Attendance and grades: Should they be linked?
In Florida, schools aren't supposed to award a high school student credit for a course if the teen doesn't receive at least 135 hours of "bona fide" instruction. Districts may impose stricter penalties for excessive absences, but that's a local choice.
A Virginia school district has for years told kids that if they skip class three times in a quarter without a legit excuse, they will get an automatic F. But now, in much the same spirit as the Hernando discussion over whether to issue zero grades for failure, the Fairfax school district is scrapping that attendance clause.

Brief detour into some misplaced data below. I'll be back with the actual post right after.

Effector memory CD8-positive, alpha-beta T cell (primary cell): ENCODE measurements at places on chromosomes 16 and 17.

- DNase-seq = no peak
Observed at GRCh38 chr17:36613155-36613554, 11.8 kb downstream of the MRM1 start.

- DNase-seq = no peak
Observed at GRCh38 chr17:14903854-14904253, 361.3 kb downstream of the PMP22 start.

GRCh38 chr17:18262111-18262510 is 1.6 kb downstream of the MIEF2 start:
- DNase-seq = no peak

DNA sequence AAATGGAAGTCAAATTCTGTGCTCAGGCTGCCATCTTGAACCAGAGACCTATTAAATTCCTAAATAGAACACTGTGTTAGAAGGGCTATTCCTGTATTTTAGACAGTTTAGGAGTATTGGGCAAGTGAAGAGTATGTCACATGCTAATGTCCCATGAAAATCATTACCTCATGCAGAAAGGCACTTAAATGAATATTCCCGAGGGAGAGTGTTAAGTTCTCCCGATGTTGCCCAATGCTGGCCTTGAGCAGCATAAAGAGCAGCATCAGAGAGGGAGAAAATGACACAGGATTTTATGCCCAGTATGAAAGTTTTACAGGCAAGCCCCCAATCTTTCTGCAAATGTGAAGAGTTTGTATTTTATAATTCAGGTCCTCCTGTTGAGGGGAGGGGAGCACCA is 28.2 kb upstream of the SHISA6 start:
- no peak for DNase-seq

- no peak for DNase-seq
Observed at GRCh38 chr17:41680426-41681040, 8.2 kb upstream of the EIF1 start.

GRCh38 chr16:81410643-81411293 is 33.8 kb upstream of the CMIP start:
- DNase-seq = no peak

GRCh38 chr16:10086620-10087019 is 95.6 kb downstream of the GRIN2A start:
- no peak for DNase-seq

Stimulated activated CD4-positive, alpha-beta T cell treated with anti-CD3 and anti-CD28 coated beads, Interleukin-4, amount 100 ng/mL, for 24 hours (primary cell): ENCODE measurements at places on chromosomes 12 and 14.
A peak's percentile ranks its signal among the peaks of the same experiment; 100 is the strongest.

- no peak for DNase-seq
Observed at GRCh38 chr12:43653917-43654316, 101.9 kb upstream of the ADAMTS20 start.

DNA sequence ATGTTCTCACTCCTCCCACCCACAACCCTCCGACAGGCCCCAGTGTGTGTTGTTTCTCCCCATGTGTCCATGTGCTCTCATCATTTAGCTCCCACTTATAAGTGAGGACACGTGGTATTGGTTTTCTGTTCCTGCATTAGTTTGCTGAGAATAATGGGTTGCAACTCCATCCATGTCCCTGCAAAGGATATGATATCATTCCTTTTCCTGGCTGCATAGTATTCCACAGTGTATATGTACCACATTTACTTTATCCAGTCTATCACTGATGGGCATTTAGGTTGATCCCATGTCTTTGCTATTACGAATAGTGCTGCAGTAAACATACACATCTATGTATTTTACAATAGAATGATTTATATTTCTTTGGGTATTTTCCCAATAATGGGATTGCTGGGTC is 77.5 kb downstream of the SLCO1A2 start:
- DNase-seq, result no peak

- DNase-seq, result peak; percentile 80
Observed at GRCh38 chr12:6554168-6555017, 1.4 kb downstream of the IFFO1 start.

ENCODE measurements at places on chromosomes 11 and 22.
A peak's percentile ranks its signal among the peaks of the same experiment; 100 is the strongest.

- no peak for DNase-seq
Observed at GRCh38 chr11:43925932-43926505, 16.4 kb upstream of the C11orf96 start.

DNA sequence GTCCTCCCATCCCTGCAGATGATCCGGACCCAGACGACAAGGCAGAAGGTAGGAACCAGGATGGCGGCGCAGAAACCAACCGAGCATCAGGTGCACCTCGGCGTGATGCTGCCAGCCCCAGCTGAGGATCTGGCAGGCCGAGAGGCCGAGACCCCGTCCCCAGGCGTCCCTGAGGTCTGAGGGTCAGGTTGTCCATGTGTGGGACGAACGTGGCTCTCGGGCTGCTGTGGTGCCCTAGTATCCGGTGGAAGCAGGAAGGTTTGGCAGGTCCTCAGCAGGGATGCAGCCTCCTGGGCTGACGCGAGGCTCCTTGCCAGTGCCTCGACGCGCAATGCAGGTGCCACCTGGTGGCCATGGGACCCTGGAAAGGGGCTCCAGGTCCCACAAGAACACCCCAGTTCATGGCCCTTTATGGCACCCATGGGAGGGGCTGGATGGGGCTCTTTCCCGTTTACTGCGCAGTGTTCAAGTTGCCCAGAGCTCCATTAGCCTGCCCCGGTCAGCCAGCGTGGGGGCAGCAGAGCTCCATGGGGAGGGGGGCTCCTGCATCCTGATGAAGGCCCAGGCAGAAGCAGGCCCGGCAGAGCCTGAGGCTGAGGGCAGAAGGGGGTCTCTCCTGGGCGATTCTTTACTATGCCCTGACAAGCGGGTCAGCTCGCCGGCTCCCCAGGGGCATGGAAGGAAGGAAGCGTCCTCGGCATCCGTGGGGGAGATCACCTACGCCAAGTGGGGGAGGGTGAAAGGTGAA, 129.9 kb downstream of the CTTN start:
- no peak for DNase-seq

"There's no hope for that grade at that point," district director of intervention and prevention services Teresa Zutter told the Washington Post. "The student says: 'Why should I try? I can't undo this mistake.'"
The district isn't giving students a free pass to skip, mind you. It's just removing the failure as an immediate consequence.
Like Hernando's grading discussion, this raises questions and probably will generate heated debate. One possible take: Virtual school takes the seat time issue out of the equation, making education about achievement more than attendance. Shouldn't traditional schools take the same approach? Anyone?